Reinsel was quick to reemphasize the fact that if organizations simply continued to capture and store more data, but were unable to leverage actionable insights from it, they would realize meager ROI on their data initiatives. So how does Greenplum’s technological components enable organizations to utilize Big Data?
Greenplum: Let’s get technical
EMC’s Gelsinger references, and alludes to a number of other, underpinning technologies that have given Greenplum an edge in the analytical database marketplace. So what are these advantageous technologies? Well, they include:
- Its MPP architecture for Loading and Query performance that enables data science teams to unlock the value from Big Data stores, capable of storing and analyzing petabytes of data. It also provides automatic parallelization of data loading and queries. All data is automatically partitioned across all nodes of the system, and queries are planned and executed using all nodes working together in a highly coordinated fashion. Data is also partitioned across multiple segment servers, with each segment owning and managing a separate share of the data set – there’s no unnecessary overlap.
- Its Polymorphic Data Storage-MultiStorage/SSD Support allows customers to leverage multiple storage technologies to find a suitable balance between performance and cost.
- And, its Multi-level Partitioning with Dynamic Partitioning Elimination means that irrelevant partitions in a table are disregarded to reduce the overall amount of data scanned per query to yield faster query response times.
In fact, Greenplum claims that it offers its users up to 100 times faster performance compared to traditional RDBMS products. Not bad, right? So the technology’s impressive too.
But there’s more to Greenplum than its enterprising approach and technical prowess. Its attitude is also impressive and noteworthy.
Greenplum: A database specialist that understands the Big Data needs of the modern organization
EMC Greenplum’s Mark Burnard encapsulated Greenplum’s approach to Big Data in a candid interview with Analyst First’s Stephen Samild in February this year. You really get the sense that Greenplum understand the unique requirements of Big Data analytics.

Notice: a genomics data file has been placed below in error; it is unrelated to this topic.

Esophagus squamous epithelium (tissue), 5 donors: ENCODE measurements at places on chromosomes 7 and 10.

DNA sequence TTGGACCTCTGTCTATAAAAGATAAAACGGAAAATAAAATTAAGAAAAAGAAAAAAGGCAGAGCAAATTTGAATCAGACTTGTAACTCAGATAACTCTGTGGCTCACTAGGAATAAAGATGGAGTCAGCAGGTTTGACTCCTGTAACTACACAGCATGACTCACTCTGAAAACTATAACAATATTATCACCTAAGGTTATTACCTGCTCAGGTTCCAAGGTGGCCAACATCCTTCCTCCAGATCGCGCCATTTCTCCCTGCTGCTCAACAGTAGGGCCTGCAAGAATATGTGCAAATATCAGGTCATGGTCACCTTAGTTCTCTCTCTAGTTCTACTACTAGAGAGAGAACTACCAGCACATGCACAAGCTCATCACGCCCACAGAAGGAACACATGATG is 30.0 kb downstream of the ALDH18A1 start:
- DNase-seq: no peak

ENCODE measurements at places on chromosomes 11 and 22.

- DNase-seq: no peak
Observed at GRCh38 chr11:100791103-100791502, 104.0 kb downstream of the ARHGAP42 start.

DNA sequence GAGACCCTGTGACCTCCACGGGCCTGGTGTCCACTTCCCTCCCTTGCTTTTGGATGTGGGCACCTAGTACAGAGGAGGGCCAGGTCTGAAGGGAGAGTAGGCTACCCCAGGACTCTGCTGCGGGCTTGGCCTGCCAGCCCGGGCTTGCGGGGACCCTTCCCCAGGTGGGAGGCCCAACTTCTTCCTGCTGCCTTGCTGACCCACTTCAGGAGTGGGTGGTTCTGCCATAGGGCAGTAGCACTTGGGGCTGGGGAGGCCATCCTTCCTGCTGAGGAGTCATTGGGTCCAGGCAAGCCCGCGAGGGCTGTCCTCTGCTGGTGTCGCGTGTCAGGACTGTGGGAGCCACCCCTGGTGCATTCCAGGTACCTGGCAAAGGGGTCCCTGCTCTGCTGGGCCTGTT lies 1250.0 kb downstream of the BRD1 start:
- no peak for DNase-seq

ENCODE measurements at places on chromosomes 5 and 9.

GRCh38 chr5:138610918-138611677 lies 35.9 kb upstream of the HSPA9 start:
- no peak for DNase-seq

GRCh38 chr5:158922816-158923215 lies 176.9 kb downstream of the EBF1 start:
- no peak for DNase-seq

The full interview can be found – and should be read – HERE >
“I think now the game’s changed, and a six month turnaround time for a BI project is too slow. Marketing teams want to be able to spin off new products, sometimes one or two a month. Telcos, for example, are spinning off new plans, new product bundles, new marketing messages and solutions that require a lot of agility in the billing system and the provisioning system. Their core systems have to be a lot more agile and the data warehouse has to keep up with that.
“They have to have a way of managing information that caters for ad-hoc analysis, for marketing guys running quick, nimble little models to come up with some market segment so they can generate a campaign to a particular demographic.
“The pace of change and the complexity of doing business has changed, and the classic model that we’ve had for data warehousing has not significantly changed.
“The problem now is that we’ve taken that disciplined model – which is fantastic for reporting on financial numbers to regulators – and we’ve extended it into the domains of HR, and marketing, and across the entire enterprise data model. We wanted to fit the entire enterprise into the data warehouse. What I think we’re seeing already happen is that the locus of subjects that fit into the traditional data warehouse is shrinking to include only those where that level of rigor is required for reporting and analysis – areas such as finance, risk, and other things that go to regulators. All the other stuff, which is the other 95 percent of the business, will probably end up in a much more flexible, dynamic platform which we’re starting to call an analytical warehouse or analytic warehouse.”
Yellowfin and Greenplum: Making Big Data analytics easy.